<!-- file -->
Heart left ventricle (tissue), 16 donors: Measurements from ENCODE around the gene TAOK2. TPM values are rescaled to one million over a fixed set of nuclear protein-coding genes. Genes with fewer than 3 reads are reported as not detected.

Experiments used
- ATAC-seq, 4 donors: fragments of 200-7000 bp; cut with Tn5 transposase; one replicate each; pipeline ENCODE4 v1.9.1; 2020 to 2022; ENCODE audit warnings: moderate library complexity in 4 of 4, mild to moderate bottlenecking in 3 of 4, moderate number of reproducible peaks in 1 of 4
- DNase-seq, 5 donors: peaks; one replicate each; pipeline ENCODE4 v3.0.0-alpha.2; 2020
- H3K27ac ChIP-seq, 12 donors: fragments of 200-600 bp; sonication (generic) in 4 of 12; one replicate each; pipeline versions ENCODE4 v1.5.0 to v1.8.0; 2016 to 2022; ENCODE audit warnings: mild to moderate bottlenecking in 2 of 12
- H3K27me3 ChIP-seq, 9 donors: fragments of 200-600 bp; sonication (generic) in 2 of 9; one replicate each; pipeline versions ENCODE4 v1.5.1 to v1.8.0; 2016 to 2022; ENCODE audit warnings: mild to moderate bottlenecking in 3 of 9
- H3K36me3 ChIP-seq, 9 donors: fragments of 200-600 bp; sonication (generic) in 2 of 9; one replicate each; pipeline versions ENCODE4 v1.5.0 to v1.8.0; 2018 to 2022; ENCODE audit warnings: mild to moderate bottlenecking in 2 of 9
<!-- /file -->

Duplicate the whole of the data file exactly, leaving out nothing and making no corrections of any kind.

Heart left ventricle (tissue), 16 donors: Measurements from ENCODE around the gene TAOK2. TPM values are rescaled to one million over a fixed set of nuclear protein-coding genes. Genes with fewer than 3 reads are reported as not detected.

Experiments used
- ATAC-seq, 4 donors: fragments of 200-7000 bp; cut with Tn5 transposase; one replicate each; pipeline ENCODE4 v1.9.1; 2020 to 2022; ENCODE audit warnings: moderate library complexity in 4 of 4, mild to moderate bottlenecking in 3 of 4, moderate number of reproducible peaks in 1 of 4
- DNase-seq, 5 donors: peaks; one replicate each; pipeline ENCODE4 v3.0.0-alpha.2; 2020
- H3K27ac ChIP-seq, 12 donors: fragments of 200-600 bp; sonication (generic) in 4 of 12; one replicate each; pipeline versions ENCODE4 v1.5.0 to v1.8.0; 2016 to 2022; ENCODE audit warnings: mild to moderate bottlenecking in 2 of 12
- H3K27me3 ChIP-seq, 9 donors: fragments of 200-600 bp; sonication (generic) in 2 of 9; one replicate each; pipeline versions ENCODE4 v1.5.1 to v1.8.0; 2016 to 2022; ENCODE audit warnings: mild to moderate bottlenecking in 3 of 9
- H3K36me3 ChIP-seq, 9 donors: fragments of 200-600 bp; sonication (generic) in 2 of 9; one replicate each; pipeline versions ENCODE4 v1.5.0 to v1.8.0; 2018 to 2022; ENCODE audit warnings: mild to moderate bottlenecking in 2 of 9